Report: It Costs $4,000 to Move Goods from Apapa Port to Lagos Warehouses

By Eromosele Abiodun

Increased congestion at Apapa and Tin Can Island ports have pushed the cost of moving goods from the ports to other parts of Lagos to $4,000.

In a report by Financial Times and titled: ‘Nigeria’s port crisis: the $4,000 charge to carry goods across Lagos’ yesterday, the newspaper said the congestion is caused by ageing infrastructure; poor rail transport that forces 90 per cent of cargo to go by road; and an almost complete lack of automation, which means every container must be physically inspected by customs officials.

It also reported that the land borders, which had been closed since August 2019 and recently reopened, increased sea traffic and compounded the congestion at the Lagos port.

The Shanghai Containerised Freight Index estimates that the 2020 average spot rate to ship a 20 feet container from Shanghai to Lagos is $3000 and between $3750-$4000 for a 40ft container.

The index currently puts the spot rate at $5,000.

“Cargo ships often wait for more than a month off the coast before they can offload their goods in the port — roughly how long some spend in transit to Lagos from China,” the report read.

“The congestion at the port in Lagos has become so bad that it can cost more than $4,000 to truck a container 20km to the Nigerian mainland these days, almost as much as it costs to ship one 12,000 nautical miles from China.”

Financial Times quoted senior executives at logistics firms as saying most importers now prefer to pay spot prices to fleet operators, who charge N1.5 million ($3,953) to drive a 40feet container from Tin Can to warehouses within Lagos rather than pay lower rates for a truck that could take several weeks to enter the port.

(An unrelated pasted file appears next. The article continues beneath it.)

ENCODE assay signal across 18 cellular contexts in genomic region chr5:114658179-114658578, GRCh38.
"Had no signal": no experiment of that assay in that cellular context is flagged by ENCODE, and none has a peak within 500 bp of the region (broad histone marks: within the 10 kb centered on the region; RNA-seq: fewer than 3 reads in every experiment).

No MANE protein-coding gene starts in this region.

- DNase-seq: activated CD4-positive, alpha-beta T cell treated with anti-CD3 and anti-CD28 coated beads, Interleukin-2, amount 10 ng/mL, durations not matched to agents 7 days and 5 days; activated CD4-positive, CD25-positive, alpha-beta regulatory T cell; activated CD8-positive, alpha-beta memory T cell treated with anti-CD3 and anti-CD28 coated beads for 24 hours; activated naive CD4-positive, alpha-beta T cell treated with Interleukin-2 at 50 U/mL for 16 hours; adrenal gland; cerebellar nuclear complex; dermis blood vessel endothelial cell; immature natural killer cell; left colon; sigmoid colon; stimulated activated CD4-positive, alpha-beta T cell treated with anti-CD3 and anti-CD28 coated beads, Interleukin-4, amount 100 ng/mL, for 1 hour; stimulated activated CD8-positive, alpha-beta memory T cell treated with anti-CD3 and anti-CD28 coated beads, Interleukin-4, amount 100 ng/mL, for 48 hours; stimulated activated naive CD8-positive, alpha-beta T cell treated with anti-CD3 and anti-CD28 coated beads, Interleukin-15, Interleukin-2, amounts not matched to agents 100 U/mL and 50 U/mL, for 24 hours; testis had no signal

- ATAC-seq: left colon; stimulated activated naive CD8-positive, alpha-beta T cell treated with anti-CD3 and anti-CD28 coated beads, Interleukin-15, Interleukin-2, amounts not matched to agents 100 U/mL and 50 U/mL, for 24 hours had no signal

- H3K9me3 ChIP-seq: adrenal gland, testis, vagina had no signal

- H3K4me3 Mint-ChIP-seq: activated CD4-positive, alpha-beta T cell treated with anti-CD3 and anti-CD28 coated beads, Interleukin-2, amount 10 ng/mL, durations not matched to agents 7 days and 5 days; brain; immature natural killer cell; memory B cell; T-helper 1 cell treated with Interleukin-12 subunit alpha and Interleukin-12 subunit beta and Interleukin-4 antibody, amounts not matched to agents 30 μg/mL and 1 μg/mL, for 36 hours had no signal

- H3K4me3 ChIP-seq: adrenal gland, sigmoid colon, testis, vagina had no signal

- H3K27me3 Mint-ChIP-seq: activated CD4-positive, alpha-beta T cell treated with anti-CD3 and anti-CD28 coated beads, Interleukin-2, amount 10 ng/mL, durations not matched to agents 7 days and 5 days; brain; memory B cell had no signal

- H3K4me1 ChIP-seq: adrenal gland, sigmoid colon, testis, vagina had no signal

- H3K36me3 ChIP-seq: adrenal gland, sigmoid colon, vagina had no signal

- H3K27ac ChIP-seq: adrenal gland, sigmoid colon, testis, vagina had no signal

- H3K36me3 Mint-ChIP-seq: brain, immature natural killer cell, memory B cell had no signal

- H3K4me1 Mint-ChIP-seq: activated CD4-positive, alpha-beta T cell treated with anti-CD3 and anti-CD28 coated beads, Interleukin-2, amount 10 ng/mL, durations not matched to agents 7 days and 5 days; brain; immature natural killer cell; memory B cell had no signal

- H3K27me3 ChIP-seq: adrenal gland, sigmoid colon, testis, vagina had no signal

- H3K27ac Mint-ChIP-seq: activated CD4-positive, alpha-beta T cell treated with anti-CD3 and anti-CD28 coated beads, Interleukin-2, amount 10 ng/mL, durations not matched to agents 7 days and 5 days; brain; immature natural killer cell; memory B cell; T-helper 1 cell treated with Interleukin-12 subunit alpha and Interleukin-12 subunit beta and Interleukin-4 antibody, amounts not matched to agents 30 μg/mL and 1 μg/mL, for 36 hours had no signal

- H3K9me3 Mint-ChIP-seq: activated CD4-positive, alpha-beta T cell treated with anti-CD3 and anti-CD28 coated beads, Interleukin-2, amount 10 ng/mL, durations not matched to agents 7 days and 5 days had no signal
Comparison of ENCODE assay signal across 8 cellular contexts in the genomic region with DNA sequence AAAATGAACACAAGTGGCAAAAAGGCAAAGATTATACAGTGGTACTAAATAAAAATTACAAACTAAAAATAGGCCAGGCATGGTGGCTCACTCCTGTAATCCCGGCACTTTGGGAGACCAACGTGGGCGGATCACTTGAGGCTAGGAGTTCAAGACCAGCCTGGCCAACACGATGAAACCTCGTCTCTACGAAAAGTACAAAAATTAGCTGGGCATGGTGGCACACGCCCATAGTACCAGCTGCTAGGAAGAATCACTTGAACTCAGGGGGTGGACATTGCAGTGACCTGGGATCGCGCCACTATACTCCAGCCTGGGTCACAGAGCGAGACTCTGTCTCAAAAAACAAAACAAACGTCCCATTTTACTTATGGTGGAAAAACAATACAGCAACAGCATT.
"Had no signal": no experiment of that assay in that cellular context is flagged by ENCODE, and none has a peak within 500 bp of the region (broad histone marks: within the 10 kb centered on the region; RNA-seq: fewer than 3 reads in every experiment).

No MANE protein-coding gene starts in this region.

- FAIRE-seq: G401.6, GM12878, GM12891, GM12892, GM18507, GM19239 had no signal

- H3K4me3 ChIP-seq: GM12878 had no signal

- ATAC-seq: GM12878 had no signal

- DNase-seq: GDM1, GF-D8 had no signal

This cost, it reports, include road access charges and bribes but does not include terminal or storage charges on the port; general prices (which can run into tens of hundreds of dollars) associated with ships parked at sea or money extorted by criminals and officials while trucks wait days in traffic jams.

In response to the congestion crisis, the Managing Director of Nigerian Ports Authority (NPA), Hadiza Bala Usman, said the company plans to digitilise the processing of containers and has pressed terminal operators to invest more.

The congestion at the Lagos port has been a problem for years and efforts by the government to solve the problem, including constituting a taskforce, has not yielded the desired results.

As a result, cargo destined for Nigeria are now being offloaded in ports in Lome (Togo), Ghana, Cameroon, Cote d’Ivoire and Congo-Brazzaville.

Lome now houses West Africa’s busiest port.

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